The health unit says a total of 660 cases have been reported in Woodstock during the pandemic, while 531 have been in St. Thomas, 484 in Aylmer and 359 in Tillsonburg.

Elsewhere, 211 cases have been in Norwich, 171 in Bayham, 147 in Ingersoll, 122 in East Zorra-Tavistock, 73 in Central Elgin, 71 in Blandford-Blenheim, 65 in Zorra, 61 in South-West Oxford, 33 in Dutton/Dunwich, 27 in Southwold, 24 in West Elgin and 7 in Malahide.

The region’s test positivity rate stood at 2.2 per cent as of the week of March 28, the same as the week before, but up from 1.8 the week before that. Updated numbers are expected this week.

Huron and Perth

One new death and one new coronavirus case were reported on Tuesday by officials with Huron Perth Public Health.

The new case, reported in Stratford, brings the region’s pandemic case tally to 1,481, of which 1,385 have resolved, an increase of five from the day before.

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At least 52 deaths have been reported during the pandemic. Details about the most recent death were not immediately available.

The health unit says at least 44 cases are considered active in the region, with 14 located in Stratford, seven in North Perth and six in Morris Turnberry.

No people are currently hospitalized.

The number of cases in the region that have screened positive for a spike gene mutation common to a coronavirus variant stands at 36, up from 32 on Monday and 25 on Saturday.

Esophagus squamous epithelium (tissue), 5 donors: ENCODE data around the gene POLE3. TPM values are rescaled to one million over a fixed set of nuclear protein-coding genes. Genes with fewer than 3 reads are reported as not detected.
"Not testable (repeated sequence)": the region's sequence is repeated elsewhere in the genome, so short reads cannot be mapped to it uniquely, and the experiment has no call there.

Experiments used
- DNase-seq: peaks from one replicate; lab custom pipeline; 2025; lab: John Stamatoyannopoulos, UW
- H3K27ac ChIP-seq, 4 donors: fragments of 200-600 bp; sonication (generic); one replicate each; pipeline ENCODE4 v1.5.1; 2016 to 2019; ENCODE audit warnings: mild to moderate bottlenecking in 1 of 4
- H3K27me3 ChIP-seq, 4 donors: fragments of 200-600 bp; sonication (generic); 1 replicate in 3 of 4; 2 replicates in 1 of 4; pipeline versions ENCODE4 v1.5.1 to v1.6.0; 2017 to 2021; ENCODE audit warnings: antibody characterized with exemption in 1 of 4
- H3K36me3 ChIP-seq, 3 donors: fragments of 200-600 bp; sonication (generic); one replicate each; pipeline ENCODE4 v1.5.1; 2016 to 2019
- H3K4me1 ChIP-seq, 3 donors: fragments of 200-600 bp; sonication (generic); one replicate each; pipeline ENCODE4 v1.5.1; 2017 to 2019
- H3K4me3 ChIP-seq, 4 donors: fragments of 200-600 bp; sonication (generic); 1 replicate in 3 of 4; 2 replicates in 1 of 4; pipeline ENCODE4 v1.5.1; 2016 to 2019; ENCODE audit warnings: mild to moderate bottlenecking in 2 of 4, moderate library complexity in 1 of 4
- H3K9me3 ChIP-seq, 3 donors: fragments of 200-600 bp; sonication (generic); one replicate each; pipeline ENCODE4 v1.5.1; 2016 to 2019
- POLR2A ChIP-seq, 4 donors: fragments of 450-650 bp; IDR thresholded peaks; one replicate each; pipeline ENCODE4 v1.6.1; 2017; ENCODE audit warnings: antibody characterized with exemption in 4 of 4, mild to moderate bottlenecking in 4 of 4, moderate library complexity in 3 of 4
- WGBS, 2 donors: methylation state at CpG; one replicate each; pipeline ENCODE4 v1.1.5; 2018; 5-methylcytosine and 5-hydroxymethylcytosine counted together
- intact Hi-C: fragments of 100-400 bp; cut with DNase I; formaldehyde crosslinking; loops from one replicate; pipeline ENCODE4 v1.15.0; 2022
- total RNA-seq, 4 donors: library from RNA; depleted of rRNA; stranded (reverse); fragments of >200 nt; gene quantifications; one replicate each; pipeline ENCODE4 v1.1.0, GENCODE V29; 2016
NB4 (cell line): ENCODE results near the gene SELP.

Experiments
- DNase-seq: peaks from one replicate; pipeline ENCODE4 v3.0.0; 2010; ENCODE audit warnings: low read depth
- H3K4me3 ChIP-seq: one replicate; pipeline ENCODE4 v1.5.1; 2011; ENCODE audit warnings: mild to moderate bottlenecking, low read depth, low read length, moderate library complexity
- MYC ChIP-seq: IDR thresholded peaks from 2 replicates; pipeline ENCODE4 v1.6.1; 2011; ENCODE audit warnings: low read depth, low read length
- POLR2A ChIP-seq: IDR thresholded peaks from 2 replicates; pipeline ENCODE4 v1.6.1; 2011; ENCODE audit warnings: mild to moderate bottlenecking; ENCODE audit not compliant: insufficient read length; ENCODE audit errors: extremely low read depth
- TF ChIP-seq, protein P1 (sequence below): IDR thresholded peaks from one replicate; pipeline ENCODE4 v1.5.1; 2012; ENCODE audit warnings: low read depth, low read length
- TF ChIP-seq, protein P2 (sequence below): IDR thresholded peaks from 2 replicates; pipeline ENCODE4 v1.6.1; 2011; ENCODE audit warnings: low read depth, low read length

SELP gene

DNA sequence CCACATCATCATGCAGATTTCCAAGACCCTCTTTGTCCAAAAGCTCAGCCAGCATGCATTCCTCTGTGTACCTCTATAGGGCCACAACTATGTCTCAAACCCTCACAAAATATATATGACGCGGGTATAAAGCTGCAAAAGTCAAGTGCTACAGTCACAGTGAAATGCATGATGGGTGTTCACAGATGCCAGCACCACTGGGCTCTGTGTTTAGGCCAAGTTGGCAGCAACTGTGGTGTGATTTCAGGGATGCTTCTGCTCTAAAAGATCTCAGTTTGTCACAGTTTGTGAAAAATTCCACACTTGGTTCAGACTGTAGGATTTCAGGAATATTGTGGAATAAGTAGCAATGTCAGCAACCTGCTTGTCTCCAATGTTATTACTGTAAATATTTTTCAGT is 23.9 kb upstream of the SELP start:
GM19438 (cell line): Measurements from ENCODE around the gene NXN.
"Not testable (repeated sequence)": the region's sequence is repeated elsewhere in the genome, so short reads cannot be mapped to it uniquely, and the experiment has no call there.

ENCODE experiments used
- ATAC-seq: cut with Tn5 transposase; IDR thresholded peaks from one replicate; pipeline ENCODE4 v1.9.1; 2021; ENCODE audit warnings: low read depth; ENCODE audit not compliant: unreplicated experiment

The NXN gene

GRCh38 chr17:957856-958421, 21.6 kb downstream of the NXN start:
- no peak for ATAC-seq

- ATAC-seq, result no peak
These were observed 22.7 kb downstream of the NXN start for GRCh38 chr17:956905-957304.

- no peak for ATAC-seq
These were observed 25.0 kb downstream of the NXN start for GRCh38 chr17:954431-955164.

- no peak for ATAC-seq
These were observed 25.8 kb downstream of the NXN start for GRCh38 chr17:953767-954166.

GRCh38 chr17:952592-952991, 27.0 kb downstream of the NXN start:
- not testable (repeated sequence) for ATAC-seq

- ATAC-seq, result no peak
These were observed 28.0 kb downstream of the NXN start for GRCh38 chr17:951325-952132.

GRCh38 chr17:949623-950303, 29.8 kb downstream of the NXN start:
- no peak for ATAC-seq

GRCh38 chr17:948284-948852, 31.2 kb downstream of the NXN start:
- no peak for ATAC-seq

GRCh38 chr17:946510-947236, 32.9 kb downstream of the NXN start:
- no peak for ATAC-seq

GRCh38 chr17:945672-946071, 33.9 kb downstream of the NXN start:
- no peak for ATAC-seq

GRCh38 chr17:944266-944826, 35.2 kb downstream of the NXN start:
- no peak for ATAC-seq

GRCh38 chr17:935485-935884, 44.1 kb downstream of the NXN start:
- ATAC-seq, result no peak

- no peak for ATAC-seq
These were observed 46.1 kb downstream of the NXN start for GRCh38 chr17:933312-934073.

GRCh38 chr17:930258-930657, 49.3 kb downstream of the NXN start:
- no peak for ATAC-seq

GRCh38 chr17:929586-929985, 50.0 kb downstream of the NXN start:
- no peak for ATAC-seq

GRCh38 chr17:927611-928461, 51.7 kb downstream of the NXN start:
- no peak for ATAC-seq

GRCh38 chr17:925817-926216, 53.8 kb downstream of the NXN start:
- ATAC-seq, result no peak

At least eight cases have been confirmed through further lab testing to be the B.1.1.7 variant, first detected in the U.K., according to Public Health Ontario.

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Roughly 29,496 vaccine doses have been administered in Huron-Perth as of April 11, according to the most recent figures from the health unit. The tally includes first and second doses.

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Due to vaccine supply limits, health officials said Tuesday that they won’t be able to expand vaccine eligibility to those 60 and older this week as they had originally planned.

They added that, “based on the latest information from the province about vaccine supply,” no clinics are open to book appointments currently. An update will be given when confirmation of further deliveries is confirmed.

However, in keeping with direction from the province, education workers who provide “direct support to students with complex special needs” are now vaccine eligible. More information can be found on the health unit’s website.

Those looking to book a vaccination appointment are asked to do so via the local booking system or by calling 1-833-753-2098.

People aged 55 and older are still able to receive an Oxford-AstraZeneca vaccine as part of the province’s ongoing pharmacy immunization program.

Local health units are not directly involved in the initiative and residents are asked to contact the pharmacies directly. A list of local participating pharmacies can be found on the province’s website.

Read more: Quebec health officials reassure AstraZeneca COVID-19 vaccine safe

One outbreak is active in the region, located at an unnamed workplace, according to Huron Perth Public Health.

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Four schools in the region have active cases, according to local school boards.

One case each is associated with F.E. Madill Secondary School in Wingham, Shakespeare Public School in Stratford, Jeanne Sauvé Catholic Elementary School in Stratford, and St. Mary’s Catholic Elementary School in Goderich.

At least 582 cases have been reported in Perth County, with 360 in North Perth and 138 in Perth East, while at least 484 have been reported in Huron County, with 109 in South Huron and 103 in Huron East.

Stratford has reported at least 377 in total, while St. Marys has seen 38.